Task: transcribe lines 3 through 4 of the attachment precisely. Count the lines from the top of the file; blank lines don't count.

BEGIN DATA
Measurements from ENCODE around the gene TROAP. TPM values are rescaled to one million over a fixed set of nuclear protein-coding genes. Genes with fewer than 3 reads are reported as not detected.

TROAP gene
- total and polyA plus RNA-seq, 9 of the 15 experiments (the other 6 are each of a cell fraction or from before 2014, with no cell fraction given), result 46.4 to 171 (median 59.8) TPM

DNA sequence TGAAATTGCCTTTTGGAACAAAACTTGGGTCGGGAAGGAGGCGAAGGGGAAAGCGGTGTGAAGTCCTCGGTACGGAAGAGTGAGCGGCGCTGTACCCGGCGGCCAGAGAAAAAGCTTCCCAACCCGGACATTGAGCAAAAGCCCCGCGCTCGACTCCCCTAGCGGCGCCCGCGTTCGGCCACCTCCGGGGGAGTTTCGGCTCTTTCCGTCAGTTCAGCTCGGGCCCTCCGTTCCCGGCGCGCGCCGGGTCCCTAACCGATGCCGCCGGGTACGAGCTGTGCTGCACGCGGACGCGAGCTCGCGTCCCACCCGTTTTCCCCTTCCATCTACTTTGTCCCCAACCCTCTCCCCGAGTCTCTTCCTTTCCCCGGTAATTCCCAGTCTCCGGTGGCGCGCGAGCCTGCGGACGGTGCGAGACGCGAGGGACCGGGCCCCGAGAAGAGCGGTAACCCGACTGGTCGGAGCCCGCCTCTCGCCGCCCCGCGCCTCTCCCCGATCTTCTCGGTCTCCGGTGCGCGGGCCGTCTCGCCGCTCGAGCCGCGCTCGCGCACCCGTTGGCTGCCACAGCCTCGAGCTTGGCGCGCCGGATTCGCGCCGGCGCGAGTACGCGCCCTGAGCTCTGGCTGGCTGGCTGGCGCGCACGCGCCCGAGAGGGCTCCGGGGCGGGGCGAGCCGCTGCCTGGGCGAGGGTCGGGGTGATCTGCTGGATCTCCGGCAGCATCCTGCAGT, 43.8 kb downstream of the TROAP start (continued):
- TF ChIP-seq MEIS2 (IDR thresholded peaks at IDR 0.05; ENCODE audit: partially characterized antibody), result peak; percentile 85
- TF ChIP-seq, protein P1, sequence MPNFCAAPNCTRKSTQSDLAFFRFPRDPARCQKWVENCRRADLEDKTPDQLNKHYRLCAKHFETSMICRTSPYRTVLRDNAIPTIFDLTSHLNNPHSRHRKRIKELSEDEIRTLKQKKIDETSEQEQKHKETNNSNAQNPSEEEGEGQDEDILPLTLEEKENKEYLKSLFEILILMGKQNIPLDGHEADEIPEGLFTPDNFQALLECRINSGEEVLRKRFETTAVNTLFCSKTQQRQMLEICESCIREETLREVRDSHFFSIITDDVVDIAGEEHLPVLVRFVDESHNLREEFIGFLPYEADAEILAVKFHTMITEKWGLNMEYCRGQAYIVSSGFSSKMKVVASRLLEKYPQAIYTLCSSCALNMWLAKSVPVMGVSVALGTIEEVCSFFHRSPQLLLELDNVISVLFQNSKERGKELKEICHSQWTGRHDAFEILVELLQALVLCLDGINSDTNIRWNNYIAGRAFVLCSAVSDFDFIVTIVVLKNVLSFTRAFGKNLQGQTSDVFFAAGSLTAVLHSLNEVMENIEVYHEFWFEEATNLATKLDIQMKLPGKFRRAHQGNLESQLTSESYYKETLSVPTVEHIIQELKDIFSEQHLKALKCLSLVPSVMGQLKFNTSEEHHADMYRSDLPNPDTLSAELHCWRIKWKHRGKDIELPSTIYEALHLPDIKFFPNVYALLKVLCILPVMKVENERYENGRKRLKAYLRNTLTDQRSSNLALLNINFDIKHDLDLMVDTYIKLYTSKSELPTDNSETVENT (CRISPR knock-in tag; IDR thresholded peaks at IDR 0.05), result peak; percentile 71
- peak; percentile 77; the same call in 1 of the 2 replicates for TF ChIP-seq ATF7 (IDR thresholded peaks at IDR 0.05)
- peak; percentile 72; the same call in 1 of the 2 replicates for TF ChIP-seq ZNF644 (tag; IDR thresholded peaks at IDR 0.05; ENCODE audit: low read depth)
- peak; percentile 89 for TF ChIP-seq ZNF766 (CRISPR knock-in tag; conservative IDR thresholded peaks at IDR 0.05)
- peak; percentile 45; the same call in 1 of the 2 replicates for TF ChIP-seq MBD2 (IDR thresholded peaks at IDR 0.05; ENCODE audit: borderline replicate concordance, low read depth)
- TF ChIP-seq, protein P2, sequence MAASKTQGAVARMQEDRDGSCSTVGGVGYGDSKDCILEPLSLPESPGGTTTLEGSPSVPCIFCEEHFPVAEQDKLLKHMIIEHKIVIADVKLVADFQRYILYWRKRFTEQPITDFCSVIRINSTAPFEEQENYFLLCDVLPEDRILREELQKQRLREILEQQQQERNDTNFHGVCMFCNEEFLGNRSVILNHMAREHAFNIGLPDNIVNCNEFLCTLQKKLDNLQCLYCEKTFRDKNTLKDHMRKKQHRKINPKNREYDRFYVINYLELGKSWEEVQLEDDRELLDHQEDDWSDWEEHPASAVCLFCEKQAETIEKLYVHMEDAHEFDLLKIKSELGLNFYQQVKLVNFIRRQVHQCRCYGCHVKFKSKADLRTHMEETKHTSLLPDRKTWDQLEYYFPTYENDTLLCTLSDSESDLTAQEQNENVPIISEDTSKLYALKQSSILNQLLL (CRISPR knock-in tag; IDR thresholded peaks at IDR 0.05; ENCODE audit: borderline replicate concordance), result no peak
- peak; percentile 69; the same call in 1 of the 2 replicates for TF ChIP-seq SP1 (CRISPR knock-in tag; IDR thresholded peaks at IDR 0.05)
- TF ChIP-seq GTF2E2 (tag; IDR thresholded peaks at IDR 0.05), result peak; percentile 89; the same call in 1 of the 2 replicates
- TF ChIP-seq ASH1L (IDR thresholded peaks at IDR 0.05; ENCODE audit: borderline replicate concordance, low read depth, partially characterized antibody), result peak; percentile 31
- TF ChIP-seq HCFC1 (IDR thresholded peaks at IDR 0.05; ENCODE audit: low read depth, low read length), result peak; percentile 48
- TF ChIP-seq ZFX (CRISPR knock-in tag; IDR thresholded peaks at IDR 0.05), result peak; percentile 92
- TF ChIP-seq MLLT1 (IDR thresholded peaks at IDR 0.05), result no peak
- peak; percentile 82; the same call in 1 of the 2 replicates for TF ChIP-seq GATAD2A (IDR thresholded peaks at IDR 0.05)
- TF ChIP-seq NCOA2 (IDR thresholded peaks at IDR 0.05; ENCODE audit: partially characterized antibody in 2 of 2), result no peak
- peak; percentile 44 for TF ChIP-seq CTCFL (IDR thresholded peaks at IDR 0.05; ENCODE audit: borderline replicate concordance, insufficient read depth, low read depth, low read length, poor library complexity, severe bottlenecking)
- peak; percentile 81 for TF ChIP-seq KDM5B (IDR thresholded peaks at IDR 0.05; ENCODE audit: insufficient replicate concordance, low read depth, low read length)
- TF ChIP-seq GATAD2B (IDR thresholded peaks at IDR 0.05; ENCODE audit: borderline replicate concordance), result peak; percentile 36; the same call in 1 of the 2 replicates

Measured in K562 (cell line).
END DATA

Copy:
- total and polyA plus RNA-seq, 9 of the 15 experiments (the other 6 are each of a cell fraction or from before 2014, with no cell fraction given), result 46.4 to 171 (median 59.8) TPM

DNA sequence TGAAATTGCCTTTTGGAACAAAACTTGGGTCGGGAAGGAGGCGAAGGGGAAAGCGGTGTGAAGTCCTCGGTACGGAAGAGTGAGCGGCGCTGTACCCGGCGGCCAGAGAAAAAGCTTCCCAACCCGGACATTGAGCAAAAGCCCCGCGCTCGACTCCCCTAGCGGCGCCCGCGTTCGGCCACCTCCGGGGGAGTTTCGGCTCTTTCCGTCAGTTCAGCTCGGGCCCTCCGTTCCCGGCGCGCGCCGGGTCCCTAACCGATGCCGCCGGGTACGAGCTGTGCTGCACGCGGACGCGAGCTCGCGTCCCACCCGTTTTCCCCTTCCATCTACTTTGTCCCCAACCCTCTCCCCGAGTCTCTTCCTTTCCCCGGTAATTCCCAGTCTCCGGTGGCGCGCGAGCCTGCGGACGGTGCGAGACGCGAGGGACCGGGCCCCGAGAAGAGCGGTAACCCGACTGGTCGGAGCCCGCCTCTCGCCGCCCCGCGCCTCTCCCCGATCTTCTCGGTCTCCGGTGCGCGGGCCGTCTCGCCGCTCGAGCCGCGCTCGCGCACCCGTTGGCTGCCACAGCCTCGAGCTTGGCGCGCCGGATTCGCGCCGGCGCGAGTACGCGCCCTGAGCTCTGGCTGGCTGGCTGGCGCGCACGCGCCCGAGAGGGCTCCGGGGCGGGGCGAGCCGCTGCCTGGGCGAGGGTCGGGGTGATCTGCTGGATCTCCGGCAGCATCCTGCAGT, 43.8 kb downstream of the TROAP start (continued):